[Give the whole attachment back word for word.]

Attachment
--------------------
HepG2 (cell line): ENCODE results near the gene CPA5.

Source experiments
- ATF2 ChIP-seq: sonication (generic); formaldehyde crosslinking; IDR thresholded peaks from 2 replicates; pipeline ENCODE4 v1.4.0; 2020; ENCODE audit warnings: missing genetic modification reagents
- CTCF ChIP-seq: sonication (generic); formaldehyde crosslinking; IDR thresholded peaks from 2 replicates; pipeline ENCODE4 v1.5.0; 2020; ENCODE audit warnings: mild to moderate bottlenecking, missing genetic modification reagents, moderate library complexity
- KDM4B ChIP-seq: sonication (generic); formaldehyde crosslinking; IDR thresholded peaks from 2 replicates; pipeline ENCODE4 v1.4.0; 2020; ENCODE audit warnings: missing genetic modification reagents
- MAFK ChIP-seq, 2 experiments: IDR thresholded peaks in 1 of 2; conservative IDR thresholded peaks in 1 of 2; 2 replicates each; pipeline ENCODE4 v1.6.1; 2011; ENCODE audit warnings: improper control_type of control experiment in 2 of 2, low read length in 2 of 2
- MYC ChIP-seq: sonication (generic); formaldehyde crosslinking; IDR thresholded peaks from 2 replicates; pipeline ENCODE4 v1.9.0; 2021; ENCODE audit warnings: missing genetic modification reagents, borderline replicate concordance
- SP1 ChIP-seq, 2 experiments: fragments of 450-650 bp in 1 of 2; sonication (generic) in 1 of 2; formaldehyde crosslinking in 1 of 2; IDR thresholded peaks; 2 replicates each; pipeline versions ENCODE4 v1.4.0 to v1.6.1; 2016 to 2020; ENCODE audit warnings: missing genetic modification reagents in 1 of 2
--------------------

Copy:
HepG2 (cell line): ENCODE results near the gene CPA5.

Source experiments
- ATF2 ChIP-seq: sonication (generic); formaldehyde crosslinking; IDR thresholded peaks from 2 replicates; pipeline ENCODE4 v1.4.0; 2020; ENCODE audit warnings: missing genetic modification reagents
- CTCF ChIP-seq: sonication (generic); formaldehyde crosslinking; IDR thresholded peaks from 2 replicates; pipeline ENCODE4 v1.5.0; 2020; ENCODE audit warnings: mild to moderate bottlenecking, missing genetic modification reagents, moderate library complexity
- KDM4B ChIP-seq: sonication (generic); formaldehyde crosslinking; IDR thresholded peaks from 2 replicates; pipeline ENCODE4 v1.4.0; 2020; ENCODE audit warnings: missing genetic modification reagents
- MAFK ChIP-seq, 2 experiments: IDR thresholded peaks in 1 of 2; conservative IDR thresholded peaks in 1 of 2; 2 replicates each; pipeline ENCODE4 v1.6.1; 2011; ENCODE audit warnings: improper control_type of control experiment in 2 of 2, low read length in 2 of 2
- MYC ChIP-seq: sonication (generic); formaldehyde crosslinking; IDR thresholded peaks from 2 replicates; pipeline ENCODE4 v1.9.0; 2021; ENCODE audit warnings: missing genetic modification reagents, borderline replicate concordance
- SP1 ChIP-seq, 2 experiments: fragments of 450-650 bp in 1 of 2; sonication (generic) in 1 of 2; formaldehyde crosslinking in 1 of 2; IDR thresholded peaks; 2 replicates each; pipeline versions ENCODE4 v1.4.0 to v1.6.1; 2016 to 2020; ENCODE audit warnings: missing genetic modification reagents in 1 of 2